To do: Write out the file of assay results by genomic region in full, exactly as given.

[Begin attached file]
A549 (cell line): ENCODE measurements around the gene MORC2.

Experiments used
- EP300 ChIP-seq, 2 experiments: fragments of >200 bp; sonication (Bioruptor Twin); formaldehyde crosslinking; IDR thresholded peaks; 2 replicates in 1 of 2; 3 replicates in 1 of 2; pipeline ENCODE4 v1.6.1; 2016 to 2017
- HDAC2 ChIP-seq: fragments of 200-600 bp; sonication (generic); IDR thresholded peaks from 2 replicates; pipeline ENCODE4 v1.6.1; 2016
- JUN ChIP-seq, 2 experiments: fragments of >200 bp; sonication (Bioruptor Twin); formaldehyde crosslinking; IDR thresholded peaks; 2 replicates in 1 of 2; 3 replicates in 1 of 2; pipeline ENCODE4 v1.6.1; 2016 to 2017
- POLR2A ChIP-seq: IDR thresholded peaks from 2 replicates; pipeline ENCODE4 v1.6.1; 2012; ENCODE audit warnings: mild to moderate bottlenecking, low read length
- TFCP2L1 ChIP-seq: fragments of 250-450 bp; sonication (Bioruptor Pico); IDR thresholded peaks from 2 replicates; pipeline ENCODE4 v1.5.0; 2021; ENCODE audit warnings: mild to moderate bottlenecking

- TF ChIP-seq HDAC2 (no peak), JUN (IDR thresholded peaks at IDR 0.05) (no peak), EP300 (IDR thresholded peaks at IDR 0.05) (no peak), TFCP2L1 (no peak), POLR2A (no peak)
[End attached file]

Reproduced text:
A549 (cell line): ENCODE measurements around the gene MORC2.

Experiments used
- EP300 ChIP-seq, 2 experiments: fragments of >200 bp; sonication (Bioruptor Twin); formaldehyde crosslinking; IDR thresholded peaks; 2 replicates in 1 of 2; 3 replicates in 1 of 2; pipeline ENCODE4 v1.6.1; 2016 to 2017
- HDAC2 ChIP-seq: fragments of 200-600 bp; sonication (generic); IDR thresholded peaks from 2 replicates; pipeline ENCODE4 v1.6.1; 2016
- JUN ChIP-seq, 2 experiments: fragments of >200 bp; sonication (Bioruptor Twin); formaldehyde crosslinking; IDR thresholded peaks; 2 replicates in 1 of 2; 3 replicates in 1 of 2; pipeline ENCODE4 v1.6.1; 2016 to 2017
- POLR2A ChIP-seq: IDR thresholded peaks from 2 replicates; pipeline ENCODE4 v1.6.1; 2012; ENCODE audit warnings: mild to moderate bottlenecking, low read length
- TFCP2L1 ChIP-seq: fragments of 250-450 bp; sonication (Bioruptor Pico); IDR thresholded peaks from 2 replicates; pipeline ENCODE4 v1.5.0; 2021; ENCODE audit warnings: mild to moderate bottlenecking

- TF ChIP-seq HDAC2 (no peak), JUN (IDR thresholded peaks at IDR 0.05) (no peak), EP300 (IDR thresholded peaks at IDR 0.05) (no peak), TFCP2L1 (no peak), POLR2A (no peak)